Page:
COLUMN: Education by limitation
I am not a smoker. I think the idea of filling your lungs with hundreds of potentially dangerous chemicals and carcinogens, risking pulmonary complications and endangering both your health and those around you is disgusting.
That being said, I vehemently oppose Central Michigan University's new tobacco-free policy.
Central Michigan Life reported last October on the passage of this new policy, which will take effect July 1.
The tobacco free initiative will prohibit all forms of tobacco on campus, including traditional cigarettes, e-cigarettes, chewing tobacco, pipes, cigars, hookahs, waterpipes, snus and snuff.
Tobacco will soon only be permitted in privately owned vehicles with closed windows. When I read about the policy, specifically this portion, I laughed out loud.
So you can still smoke, as long as you are only slowly killing yourself in a closed environment with no ventilation?
Let me also clarify the punishment for violating the policy. Smokers will now simply be asked to stop. It is part of what CMU calls a "good neighbor initiative."
That is not at all an effective enforcement tactic. It will not deter smokers. The real punishment will come later when these people develop cancer or emphysema.
In a campus-wide survey conducted last February, 70 percent of the nearly 4,500 students, staff and faculty favor a smoke or tobacco-free campus.
Are you kidding me CMU?
The current smoking policy, which permits smoking no less than 25 feet from any university building entrance or exit, is ineffective – and this one will be too.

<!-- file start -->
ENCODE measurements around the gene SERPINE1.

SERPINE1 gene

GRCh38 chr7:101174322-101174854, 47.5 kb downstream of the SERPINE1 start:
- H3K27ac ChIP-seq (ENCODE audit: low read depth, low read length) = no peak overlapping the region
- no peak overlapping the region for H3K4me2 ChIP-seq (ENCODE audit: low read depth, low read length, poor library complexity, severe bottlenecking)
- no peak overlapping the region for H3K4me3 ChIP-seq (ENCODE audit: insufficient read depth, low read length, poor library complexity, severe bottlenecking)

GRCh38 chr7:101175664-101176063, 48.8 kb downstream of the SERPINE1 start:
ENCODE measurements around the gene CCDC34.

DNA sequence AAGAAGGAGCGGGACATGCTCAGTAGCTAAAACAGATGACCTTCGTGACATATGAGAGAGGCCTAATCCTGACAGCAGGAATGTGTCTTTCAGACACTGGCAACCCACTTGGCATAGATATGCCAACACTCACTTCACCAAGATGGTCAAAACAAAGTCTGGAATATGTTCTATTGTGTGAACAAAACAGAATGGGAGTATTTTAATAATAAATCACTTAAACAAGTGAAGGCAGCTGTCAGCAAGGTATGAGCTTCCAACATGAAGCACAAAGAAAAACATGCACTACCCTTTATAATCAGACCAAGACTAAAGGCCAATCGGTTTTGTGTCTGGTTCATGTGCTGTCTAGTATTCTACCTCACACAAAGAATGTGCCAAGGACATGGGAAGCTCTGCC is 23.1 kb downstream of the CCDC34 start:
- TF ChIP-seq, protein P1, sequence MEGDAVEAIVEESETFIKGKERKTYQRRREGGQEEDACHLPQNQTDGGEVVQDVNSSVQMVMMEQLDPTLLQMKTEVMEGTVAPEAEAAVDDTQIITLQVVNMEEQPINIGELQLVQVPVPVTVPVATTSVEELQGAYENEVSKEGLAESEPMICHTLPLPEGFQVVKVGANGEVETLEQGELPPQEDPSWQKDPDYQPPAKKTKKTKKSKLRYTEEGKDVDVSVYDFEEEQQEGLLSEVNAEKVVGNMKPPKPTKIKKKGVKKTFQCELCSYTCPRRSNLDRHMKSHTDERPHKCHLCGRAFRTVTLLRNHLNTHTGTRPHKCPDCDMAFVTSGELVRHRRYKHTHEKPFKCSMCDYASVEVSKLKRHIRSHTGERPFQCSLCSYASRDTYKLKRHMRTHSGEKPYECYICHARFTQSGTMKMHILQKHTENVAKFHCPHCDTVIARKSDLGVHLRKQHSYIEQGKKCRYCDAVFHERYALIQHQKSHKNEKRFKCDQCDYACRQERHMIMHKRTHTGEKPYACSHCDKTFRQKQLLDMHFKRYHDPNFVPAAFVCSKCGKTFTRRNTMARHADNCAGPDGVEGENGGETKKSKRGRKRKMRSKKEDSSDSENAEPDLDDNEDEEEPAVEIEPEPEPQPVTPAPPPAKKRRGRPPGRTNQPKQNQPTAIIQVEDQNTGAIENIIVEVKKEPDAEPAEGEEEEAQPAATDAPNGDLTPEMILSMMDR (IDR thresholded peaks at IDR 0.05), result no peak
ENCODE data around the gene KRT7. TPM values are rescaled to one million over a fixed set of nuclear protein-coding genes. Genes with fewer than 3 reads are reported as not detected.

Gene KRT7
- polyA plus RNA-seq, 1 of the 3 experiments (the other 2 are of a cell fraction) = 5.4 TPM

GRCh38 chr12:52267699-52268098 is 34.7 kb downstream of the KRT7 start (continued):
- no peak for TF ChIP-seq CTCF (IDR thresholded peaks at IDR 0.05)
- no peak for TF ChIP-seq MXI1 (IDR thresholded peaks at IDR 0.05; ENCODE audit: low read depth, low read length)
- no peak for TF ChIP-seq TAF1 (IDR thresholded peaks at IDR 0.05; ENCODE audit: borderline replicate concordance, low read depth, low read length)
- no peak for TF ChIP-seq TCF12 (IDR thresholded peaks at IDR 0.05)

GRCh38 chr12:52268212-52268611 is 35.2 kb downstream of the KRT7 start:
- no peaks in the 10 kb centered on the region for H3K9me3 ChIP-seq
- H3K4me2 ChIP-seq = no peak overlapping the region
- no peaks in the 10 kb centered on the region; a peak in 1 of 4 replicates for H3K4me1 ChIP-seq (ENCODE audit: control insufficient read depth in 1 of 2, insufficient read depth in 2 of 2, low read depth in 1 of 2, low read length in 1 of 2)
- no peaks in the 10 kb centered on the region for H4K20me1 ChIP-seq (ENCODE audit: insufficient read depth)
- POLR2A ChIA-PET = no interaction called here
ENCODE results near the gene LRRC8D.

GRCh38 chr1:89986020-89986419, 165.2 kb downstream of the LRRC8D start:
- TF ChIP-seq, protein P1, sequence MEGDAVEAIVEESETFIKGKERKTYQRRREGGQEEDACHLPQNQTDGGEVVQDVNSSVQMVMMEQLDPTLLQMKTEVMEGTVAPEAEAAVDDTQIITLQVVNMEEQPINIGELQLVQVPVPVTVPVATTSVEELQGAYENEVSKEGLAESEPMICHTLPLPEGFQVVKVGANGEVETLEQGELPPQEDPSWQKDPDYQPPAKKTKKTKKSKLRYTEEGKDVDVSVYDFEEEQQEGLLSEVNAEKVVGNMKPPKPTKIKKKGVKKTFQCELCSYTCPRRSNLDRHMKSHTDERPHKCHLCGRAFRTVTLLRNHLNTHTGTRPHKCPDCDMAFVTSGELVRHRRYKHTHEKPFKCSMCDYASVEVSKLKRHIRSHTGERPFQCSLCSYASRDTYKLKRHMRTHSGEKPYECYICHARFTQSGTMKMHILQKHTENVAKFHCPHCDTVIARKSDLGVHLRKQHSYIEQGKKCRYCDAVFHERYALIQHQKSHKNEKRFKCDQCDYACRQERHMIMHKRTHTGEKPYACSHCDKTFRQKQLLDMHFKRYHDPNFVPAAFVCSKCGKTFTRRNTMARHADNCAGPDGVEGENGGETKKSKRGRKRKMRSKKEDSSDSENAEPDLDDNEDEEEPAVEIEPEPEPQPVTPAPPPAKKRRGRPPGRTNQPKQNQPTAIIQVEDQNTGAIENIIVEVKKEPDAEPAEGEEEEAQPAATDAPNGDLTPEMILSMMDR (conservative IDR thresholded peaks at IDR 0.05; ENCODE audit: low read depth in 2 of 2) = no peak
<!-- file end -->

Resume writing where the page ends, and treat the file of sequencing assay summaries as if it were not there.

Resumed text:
It is not CMU's duty as an institution of higher education to tell people whether they can or cannot smoke. The university needs to get back to what it does best and what each student pays thousands of dollars for – education.
Limiting the freedoms of the very students that keep the university running and playing dad is not helping the situation.
People are going to smoke regardless of what policy is implemented, the same way people under 21 are always going to drink.
Being healthy is popular. It makes us look good. I get that. But why limit the freedoms of our students?
If someone wants to inhale an extremely harmful product for pleasure, slowly destroying their organs and causing permanent health damage, then by all means let them.
You don't need to be their parent and tell them what they can and cannot do. It's not the university's role to limit personal liberties and it never will be.